The right question makes the situation better
Starla Fitch, MD posted a story in Physician this January: a critical piece of equipment failed in the middle of a demanding optical surgery. The pressure was intense, the crew frozen; and she was trying to get control of herself. Her scrub tech, Brian, defused the situation with a question, his words slow, soft, deliberate “. . . , so as not to topple this apple cart any more than it already is.”
“How can I best help you now?” The calm offer of help – and expression of confidence – saved the day. (And saved a patient’s eye, perhaps.)
What question can we ask the new Toastmaster frightened and intimidated by his first or second speech or his first time in the role of Table Topics Master? “How can I help you right now?” sounds like a good question.
The newbie may not know what help he needs, though. A little aphorism taught to police and military personnel is, WIN – What’s Important Now? If we ask ourselves what’s important now, we can offer specific support.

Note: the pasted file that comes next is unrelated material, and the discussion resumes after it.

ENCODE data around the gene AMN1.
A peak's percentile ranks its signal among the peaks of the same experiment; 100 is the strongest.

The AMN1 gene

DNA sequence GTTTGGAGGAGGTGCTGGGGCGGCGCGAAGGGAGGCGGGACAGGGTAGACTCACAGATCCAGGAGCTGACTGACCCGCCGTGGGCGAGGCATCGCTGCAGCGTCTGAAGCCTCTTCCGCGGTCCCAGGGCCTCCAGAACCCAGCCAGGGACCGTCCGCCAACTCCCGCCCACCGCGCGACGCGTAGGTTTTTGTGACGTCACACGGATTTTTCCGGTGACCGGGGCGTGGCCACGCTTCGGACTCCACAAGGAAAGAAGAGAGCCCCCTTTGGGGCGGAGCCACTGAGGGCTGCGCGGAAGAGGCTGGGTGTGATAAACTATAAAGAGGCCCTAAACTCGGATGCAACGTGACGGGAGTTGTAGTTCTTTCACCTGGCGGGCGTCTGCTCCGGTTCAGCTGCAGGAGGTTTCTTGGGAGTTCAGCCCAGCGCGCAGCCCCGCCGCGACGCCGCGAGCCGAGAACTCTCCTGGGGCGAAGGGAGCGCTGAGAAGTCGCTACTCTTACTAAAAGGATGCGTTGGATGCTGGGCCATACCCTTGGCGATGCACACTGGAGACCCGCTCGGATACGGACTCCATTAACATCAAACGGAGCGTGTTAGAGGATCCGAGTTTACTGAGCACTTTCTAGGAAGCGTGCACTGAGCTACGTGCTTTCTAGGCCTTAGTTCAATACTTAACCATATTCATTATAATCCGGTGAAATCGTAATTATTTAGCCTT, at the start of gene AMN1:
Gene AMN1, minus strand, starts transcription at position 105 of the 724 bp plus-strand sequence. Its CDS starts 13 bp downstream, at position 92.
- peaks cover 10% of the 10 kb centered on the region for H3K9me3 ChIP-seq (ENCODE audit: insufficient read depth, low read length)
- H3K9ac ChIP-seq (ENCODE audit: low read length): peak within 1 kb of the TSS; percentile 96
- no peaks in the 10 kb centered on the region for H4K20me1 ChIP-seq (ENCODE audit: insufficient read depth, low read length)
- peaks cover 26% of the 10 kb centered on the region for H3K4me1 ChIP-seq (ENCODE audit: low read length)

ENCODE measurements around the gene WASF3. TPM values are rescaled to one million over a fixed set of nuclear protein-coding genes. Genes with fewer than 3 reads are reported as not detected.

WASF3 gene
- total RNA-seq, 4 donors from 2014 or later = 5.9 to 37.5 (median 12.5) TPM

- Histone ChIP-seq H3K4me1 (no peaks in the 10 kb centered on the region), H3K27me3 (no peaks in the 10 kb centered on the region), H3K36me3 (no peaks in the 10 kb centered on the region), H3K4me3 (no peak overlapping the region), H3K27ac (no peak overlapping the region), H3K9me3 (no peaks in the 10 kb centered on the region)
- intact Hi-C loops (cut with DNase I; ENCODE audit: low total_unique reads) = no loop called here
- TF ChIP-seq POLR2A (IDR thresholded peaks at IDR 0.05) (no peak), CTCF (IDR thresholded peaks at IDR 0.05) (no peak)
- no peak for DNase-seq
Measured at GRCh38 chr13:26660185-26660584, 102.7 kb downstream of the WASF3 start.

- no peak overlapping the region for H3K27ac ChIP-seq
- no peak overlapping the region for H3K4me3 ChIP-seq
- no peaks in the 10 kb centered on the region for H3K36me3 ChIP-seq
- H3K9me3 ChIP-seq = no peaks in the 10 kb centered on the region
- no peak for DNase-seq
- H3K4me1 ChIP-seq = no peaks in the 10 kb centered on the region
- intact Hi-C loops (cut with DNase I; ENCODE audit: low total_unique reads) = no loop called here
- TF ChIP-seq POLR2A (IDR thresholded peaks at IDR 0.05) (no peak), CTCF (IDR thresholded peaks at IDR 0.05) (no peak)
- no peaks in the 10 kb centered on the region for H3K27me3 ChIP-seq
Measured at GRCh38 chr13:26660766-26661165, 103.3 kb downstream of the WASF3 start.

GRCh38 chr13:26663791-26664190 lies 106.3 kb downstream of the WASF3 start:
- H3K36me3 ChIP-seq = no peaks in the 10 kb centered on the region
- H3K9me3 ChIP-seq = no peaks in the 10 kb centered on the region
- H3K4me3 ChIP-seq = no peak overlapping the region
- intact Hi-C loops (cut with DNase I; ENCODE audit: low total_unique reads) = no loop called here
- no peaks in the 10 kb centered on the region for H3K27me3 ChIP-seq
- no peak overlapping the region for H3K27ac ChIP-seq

For example, “Would you like a hand developing your opening and closing?” is far more useful to a newcomer who is close to panic – and excuse making (“I can’t speak this week, my dog ate my script.”).
Or how about, “Would you like to do a walk-through on your Table Topics session? It shouldn’t take more than about fifteen minutes but it’ll help you get the steps clear and smooth your transitions.”
So, “How can I best help you now?” is great, but if she doesn’t know, a follow-up using WIN? can be the ticket to her confidence. That’s where our experience as Toastmasters, from newbie to wherever we are right now helps a lot. We can probably establish quite accurately, “What’s Important Now?” Then we can ask the best question. The one that makes the situation better.